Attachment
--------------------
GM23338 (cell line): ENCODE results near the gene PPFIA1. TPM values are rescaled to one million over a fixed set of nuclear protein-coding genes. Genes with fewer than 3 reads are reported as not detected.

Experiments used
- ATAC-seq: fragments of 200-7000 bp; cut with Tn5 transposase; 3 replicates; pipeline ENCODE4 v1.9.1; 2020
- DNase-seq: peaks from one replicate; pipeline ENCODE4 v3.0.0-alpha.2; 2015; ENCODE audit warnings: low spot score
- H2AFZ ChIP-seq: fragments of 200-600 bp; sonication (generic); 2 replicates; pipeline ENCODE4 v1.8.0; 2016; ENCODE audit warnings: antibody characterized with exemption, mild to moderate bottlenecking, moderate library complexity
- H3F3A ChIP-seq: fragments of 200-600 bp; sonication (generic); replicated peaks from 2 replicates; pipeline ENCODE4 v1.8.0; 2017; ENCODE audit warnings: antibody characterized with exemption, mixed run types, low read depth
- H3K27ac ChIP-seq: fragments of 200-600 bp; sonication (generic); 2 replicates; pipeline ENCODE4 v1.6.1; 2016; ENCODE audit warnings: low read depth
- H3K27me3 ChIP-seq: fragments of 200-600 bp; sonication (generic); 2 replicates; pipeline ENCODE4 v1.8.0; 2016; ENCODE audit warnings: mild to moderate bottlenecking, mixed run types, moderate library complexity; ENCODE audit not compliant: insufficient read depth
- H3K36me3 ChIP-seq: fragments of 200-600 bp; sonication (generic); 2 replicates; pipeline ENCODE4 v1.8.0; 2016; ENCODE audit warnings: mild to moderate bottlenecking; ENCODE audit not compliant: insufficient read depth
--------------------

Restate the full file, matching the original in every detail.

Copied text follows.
GM23338 (cell line): ENCODE results near the gene PPFIA1. TPM values are rescaled to one million over a fixed set of nuclear protein-coding genes. Genes with fewer than 3 reads are reported as not detected.

Experiments used
- ATAC-seq: fragments of 200-7000 bp; cut with Tn5 transposase; 3 replicates; pipeline ENCODE4 v1.9.1; 2020
- DNase-seq: peaks from one replicate; pipeline ENCODE4 v3.0.0-alpha.2; 2015; ENCODE audit warnings: low spot score
- H2AFZ ChIP-seq: fragments of 200-600 bp; sonication (generic); 2 replicates; pipeline ENCODE4 v1.8.0; 2016; ENCODE audit warnings: antibody characterized with exemption, mild to moderate bottlenecking, moderate library complexity
- H3F3A ChIP-seq: fragments of 200-600 bp; sonication (generic); replicated peaks from 2 replicates; pipeline ENCODE4 v1.8.0; 2017; ENCODE audit warnings: antibody characterized with exemption, mixed run types, low read depth
- H3K27ac ChIP-seq: fragments of 200-600 bp; sonication (generic); 2 replicates; pipeline ENCODE4 v1.6.1; 2016; ENCODE audit warnings: low read depth
- H3K27me3 ChIP-seq: fragments of 200-600 bp; sonication (generic); 2 replicates; pipeline ENCODE4 v1.8.0; 2016; ENCODE audit warnings: mild to moderate bottlenecking, mixed run types, moderate library complexity; ENCODE audit not compliant: insufficient read depth
- H3K36me3 ChIP-seq: fragments of 200-600 bp; sonication (generic); 2 replicates; pipeline ENCODE4 v1.8.0; 2016; ENCODE audit warnings: mild to moderate bottlenecking; ENCODE audit not compliant: insufficient read depth